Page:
Eye For Film >> Movies >> Bushwick (2016) Film Review
Reviewed by: Jane Fae
Wow! It takes some balls to stage a violent left-right confrontation in a US city as advance publicity for your film release.
But, seriously... as many have already commented elsewhere, the read-over from Bushwick, a film in which a secessionist, anti-diversity insurrection by Texas and a ragtag assortment of Southern states seeks to impose its will by taking chunks of New York hostage would be chilling enough on its own. In the wake of events in Charlottesville in August 2017 it is downright terrifying.
Because unlike Red Dawn and other outpourings of right-wing paranoia, such as Invasion USA (both 1956 and 1985 versions), Bushwick is released in a year when such themes have arrived on the political map in a big way. Secession is once more being talked about, if still on the edges of politics, not only by Southern States, but also on the liberal coasts – most notably in California.
Add the revelation that at Charlottesville, white supremacists had set up weapons caches around the area and probably out-gunned local police, and the parallels are even more blatant.
So far from being far-fetched, directors Cary Murnion and Jonathan Milott have delivered a work that is eerily, frighteningly prophetic in its basic premise.
As for execution, I'll mostly echo the comments of fellow reviewer Jennie Kermode, who praises this on many grounds, including pacing, dialogue, camerawork, believability and atmosphere. Yes, yes, yes and yes to all that.
I did like this film very much. Just possibly not quite as much as they did. Why? In part, it's the way it inserts “moments” which, while well done, also felt, in places, quite staged.
So we have the moment when Lucy, who has been metamorphosing from naïve teen (Brittany Snow) to action hero throughout the film steps up to the plate and takes the lead. The droll moment when a group of orthodox Jews storm a barrier manned by the invading army.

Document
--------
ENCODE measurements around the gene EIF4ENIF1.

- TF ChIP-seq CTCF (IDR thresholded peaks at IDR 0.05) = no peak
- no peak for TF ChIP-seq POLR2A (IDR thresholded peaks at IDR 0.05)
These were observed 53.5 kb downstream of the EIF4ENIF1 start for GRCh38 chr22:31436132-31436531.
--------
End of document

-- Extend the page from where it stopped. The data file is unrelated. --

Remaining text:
Or the moment, almost exactly mid-film, where lead good guy (Dave Bautista) interrogates a captured soldier who explains they were surprised by the level of resistance because “ethno-diversity” (no: not the right word in his mouth) - and because they didn't expect so much resistance, so many guns. He is, of course, “only following orders”. And while I get this, it feels just a little too pat, too much like propaganda. Well-meant – but propaganda nonetheless.
Ditto the moment where a crowd take to the streets to storm the barricades, and the chant is: “Whose streets? Our streets!”
In addition, this film has very much the feel of first person shooter to it. Either based on one, or anticipating the game to follow. “Emerging from the subway, you discover your neighbourhood has been taken over by an invading army. Your mission: save your grandma, find your sister and escape to safety via the de-militarised zone”.
Not just the narrative, but the shooting angles too, as the camera follows our two principal characters through a series of situations, mowing down a seemingly never-ending stream of black-clad enemy along the way.
Still, despite such minor flaws, Bushwick remains a good film in its own right: tense, watchable. And since Charlottesville, absolutely required viewing for any Current Politics course debate on “Could this ever happen here?”Reviewed on: 25 Aug 2017
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